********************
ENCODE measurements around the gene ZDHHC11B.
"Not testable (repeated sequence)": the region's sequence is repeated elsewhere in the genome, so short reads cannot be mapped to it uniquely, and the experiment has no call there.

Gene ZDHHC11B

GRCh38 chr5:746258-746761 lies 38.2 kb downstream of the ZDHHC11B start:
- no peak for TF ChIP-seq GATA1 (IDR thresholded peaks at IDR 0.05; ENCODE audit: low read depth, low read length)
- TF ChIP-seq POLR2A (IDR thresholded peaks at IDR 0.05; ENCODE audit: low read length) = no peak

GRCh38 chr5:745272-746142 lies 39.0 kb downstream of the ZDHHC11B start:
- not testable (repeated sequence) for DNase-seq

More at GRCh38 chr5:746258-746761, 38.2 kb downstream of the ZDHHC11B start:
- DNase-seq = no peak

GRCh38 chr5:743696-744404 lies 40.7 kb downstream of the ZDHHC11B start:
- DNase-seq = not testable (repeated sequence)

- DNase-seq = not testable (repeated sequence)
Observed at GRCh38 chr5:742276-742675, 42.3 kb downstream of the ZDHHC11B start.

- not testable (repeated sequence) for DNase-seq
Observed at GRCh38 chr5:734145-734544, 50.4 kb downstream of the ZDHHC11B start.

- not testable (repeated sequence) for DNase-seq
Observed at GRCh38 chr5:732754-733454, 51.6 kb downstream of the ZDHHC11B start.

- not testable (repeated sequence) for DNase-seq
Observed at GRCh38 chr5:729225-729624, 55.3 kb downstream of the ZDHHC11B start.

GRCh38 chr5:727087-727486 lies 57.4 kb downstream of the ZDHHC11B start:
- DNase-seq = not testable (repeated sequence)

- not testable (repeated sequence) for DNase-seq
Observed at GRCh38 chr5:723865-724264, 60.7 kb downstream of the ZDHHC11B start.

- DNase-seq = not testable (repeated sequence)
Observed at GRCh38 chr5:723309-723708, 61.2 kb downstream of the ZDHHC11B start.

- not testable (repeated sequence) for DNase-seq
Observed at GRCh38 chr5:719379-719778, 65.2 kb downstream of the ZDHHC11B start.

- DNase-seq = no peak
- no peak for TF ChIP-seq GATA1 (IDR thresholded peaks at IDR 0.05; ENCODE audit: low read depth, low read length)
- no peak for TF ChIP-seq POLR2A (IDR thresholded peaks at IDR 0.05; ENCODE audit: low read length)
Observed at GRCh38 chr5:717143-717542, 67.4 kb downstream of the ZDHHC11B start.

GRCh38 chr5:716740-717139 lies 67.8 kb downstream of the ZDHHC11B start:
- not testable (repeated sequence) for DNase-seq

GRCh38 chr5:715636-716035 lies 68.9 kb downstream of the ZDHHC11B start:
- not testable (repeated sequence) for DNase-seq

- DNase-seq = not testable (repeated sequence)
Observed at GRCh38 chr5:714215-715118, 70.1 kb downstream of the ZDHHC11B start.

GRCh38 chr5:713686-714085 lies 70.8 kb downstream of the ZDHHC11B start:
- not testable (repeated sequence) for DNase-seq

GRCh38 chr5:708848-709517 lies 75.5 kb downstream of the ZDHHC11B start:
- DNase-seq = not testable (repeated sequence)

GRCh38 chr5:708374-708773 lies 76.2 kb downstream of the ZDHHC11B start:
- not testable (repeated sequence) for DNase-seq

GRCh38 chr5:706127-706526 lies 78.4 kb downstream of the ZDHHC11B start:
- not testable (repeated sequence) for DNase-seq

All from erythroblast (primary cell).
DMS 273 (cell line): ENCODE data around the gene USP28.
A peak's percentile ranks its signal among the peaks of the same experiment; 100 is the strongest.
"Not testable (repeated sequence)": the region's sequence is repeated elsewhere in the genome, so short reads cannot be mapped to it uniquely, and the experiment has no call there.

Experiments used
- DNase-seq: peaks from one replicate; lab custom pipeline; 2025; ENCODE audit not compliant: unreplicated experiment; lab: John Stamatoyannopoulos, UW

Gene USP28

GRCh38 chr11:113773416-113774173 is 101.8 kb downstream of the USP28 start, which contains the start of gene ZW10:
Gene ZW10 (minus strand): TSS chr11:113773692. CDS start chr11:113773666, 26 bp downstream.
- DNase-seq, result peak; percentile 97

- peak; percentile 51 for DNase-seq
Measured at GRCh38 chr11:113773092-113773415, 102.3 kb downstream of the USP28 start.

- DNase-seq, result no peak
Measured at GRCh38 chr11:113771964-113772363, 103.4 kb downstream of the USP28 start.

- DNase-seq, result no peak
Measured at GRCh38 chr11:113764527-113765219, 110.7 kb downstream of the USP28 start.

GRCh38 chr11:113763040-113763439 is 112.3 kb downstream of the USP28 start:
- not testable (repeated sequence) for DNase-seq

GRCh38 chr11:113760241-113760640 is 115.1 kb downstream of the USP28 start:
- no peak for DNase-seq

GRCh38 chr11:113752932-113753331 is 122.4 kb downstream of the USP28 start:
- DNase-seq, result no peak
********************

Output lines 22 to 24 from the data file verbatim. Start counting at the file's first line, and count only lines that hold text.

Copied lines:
- DNase-seq = not testable (repeated sequence)

- not testable (repeated sequence) for DNase-seq
Observed at GRCh38 chr5:723865-724264, 60.7 kb downstream of the ZDHHC11B start.